Marion Mixers has more than 70 years of experience in custom-design manufacturing of horizontal and vertical mixing equipment in numerous industries. AMTek specializes in microwave systems, primarily for the food industry. Our unique combination of a microwave and a mixer in one piece of equipment has solved one of the biggest challenges of the microwave industry — the ability to achieve uniform heat distribution. This is accomplished with the unique paddle-style agitation within the mixer vessel and AMTek’s patented microwave systems.

Energy Savings

There was a time when electrically powered systems were considered too costly to operate for high-power applications. Today, with the rising costs of oil and gas, this is no longer necessarily true. There is significant interest today in the potential energy saving from a microwave heating system. The offsets to the current cost of electricity include the increased speed of drying, the direct coupling of energy into the material and possible lower drying temperatures.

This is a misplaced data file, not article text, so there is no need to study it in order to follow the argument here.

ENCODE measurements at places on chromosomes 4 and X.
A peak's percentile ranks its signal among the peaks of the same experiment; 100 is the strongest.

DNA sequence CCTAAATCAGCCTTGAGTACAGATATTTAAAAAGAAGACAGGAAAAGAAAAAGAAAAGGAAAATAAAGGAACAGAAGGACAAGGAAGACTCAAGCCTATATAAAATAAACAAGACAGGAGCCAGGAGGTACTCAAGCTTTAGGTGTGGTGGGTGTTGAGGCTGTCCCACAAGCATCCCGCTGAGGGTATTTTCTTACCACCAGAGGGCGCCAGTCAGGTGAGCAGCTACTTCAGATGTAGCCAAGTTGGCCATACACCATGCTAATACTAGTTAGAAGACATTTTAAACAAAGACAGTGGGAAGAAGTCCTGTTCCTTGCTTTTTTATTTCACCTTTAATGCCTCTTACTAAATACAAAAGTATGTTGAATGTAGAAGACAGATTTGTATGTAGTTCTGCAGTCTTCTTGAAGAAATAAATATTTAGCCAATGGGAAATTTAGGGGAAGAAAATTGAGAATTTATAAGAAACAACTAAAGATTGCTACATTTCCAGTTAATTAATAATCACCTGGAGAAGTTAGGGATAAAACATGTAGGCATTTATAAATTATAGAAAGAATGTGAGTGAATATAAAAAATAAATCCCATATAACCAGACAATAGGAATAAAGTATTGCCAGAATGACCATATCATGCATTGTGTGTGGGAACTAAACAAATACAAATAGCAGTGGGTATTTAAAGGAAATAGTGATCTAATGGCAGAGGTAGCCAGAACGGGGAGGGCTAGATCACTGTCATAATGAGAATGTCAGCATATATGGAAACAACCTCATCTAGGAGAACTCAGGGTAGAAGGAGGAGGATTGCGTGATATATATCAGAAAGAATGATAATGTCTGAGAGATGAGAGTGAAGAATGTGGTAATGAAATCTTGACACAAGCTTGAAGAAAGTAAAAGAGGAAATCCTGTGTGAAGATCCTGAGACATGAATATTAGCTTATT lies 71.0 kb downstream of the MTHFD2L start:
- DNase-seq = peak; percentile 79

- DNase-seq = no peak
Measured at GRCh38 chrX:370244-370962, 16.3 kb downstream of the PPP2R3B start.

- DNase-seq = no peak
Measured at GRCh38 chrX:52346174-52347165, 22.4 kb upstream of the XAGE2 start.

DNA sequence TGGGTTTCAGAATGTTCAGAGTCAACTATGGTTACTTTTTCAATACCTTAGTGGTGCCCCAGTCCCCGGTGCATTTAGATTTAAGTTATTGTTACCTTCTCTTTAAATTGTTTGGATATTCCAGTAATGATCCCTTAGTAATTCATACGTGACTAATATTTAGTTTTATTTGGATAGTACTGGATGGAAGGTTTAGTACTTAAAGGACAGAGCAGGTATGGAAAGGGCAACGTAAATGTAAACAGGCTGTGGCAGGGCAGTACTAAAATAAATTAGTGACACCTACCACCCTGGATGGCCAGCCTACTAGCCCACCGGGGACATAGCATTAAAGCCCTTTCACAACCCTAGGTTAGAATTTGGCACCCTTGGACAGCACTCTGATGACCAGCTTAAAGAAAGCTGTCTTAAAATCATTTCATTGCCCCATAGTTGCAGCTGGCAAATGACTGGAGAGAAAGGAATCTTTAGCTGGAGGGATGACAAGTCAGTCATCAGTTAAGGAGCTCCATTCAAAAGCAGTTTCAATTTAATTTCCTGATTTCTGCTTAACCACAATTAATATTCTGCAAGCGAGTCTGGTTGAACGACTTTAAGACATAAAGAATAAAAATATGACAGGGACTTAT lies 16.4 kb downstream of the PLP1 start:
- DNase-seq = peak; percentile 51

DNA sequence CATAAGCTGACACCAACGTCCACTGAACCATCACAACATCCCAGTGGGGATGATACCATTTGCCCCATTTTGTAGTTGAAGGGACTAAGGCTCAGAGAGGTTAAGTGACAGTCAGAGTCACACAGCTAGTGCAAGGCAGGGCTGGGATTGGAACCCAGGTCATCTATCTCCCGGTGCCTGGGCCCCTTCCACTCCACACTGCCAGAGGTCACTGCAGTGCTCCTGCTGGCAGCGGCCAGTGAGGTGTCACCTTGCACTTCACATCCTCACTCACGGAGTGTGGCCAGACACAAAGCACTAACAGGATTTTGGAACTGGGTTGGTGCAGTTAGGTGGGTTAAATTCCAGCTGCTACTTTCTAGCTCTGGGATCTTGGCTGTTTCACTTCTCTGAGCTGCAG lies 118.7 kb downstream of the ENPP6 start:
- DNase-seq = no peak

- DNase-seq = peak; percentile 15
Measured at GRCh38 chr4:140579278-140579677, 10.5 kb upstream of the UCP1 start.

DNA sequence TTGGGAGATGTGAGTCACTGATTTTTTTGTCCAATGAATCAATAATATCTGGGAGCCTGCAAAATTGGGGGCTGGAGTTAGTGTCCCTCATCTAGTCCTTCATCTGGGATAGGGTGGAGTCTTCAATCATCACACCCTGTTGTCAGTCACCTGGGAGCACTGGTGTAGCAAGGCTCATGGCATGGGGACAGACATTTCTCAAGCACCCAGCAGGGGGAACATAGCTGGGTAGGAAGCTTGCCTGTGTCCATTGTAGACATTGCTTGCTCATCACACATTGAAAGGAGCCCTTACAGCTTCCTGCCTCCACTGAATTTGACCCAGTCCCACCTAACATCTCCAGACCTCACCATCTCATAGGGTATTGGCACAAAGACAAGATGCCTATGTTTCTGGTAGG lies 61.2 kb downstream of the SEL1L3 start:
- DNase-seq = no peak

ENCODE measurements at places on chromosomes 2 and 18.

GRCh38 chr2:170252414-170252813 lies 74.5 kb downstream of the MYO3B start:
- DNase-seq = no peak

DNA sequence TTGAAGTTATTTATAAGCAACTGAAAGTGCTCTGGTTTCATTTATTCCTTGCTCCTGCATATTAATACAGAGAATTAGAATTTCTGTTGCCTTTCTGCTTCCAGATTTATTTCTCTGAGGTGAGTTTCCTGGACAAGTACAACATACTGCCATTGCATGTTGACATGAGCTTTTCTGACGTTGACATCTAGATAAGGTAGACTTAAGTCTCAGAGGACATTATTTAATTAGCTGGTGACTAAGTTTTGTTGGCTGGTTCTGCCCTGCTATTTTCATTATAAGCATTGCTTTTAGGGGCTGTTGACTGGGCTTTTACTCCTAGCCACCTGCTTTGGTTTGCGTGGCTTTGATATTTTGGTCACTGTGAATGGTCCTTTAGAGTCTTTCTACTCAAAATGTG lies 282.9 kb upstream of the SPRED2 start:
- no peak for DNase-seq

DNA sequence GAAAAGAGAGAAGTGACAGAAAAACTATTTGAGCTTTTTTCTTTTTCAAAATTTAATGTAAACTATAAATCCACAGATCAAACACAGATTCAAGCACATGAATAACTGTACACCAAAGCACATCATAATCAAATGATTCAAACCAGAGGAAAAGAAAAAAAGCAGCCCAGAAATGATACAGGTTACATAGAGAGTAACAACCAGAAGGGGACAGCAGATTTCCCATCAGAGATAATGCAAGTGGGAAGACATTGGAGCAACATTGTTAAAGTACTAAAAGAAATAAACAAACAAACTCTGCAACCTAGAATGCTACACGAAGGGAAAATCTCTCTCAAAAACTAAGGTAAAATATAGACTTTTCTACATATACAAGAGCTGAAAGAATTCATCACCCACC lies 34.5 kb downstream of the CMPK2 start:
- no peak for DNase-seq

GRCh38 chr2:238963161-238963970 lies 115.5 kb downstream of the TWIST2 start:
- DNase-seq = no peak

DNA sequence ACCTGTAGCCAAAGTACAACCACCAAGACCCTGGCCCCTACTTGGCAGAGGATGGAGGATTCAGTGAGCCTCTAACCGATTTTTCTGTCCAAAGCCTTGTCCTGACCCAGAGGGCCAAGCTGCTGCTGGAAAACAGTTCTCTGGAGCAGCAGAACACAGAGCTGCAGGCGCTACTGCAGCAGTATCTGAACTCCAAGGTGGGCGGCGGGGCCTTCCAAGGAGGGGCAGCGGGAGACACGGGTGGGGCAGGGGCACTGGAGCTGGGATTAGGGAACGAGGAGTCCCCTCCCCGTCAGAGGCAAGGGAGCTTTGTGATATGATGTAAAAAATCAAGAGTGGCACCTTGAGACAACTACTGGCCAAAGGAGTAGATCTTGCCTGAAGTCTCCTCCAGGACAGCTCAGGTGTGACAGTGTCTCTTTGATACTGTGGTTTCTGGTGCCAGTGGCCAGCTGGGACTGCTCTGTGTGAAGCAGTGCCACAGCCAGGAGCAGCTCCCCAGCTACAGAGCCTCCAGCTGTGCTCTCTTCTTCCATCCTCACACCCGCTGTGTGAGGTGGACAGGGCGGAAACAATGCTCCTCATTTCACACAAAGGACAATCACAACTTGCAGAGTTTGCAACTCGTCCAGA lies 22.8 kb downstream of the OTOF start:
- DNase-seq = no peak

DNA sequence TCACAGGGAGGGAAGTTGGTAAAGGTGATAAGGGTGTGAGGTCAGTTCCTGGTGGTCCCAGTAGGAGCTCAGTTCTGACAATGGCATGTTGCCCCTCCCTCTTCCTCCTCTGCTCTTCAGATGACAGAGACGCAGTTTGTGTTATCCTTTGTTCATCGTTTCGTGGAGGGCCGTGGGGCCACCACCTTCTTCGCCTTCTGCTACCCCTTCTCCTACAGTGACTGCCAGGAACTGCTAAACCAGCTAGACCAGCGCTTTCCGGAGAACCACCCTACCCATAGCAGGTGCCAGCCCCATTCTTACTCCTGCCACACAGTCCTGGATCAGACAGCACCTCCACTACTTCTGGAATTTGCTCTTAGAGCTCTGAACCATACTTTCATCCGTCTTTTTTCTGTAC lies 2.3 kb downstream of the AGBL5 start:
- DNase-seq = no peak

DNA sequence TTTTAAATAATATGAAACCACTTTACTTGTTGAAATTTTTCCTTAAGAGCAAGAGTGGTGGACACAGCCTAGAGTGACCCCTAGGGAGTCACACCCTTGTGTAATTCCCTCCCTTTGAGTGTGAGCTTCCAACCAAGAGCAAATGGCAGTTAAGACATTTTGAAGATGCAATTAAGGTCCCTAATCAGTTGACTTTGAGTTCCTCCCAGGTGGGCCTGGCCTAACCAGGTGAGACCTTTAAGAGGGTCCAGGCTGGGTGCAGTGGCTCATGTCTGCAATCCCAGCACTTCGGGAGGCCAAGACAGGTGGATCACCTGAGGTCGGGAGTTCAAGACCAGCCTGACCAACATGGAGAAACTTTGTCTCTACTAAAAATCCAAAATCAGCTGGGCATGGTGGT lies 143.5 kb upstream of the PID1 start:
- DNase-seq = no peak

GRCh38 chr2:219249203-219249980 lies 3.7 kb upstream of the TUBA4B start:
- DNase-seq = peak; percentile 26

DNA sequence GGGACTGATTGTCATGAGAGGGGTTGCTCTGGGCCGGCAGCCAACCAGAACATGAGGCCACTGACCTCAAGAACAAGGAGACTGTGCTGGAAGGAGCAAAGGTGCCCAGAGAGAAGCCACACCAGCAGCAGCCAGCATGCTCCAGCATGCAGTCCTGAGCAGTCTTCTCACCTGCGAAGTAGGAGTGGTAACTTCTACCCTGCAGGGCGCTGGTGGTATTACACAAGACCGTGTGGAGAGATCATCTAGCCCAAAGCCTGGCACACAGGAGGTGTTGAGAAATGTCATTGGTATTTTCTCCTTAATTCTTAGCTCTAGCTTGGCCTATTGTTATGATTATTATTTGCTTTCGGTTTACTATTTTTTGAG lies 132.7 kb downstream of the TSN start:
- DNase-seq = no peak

Processors that use steam, gas or electric heating systems are aware of the high costs of running these systems. Consider the energy-saving benefits of microwave heating vs. conventional heating:

  1. Slashed energy consumption by up to 50 percent.
  2. Reduced man-hours and downtime involved in cleaning.
  3. Minimized ancillary equipment, such as heated jackets, boiling pans and heating vessels.
  4. Smaller heating and/or cooking footprint.
  5. Less warm-up and cool-down time.
  6. No heating of the room, only the material.

Economics of Microwave Systems

Several criteria for successful microwave drying systems are related to reduced cost. Cost saving may be realized through:

  1. Energy savings.
  2. Faster batch processing.
  3. Operational efficiencies.
  4. Increased throughput.
  5. Labor reduction.
  6. Reduction in heat load in the plant.
  7. Reduced maintenance costs.
  8. Reduction in product fouling.
  9. Less floor space needed.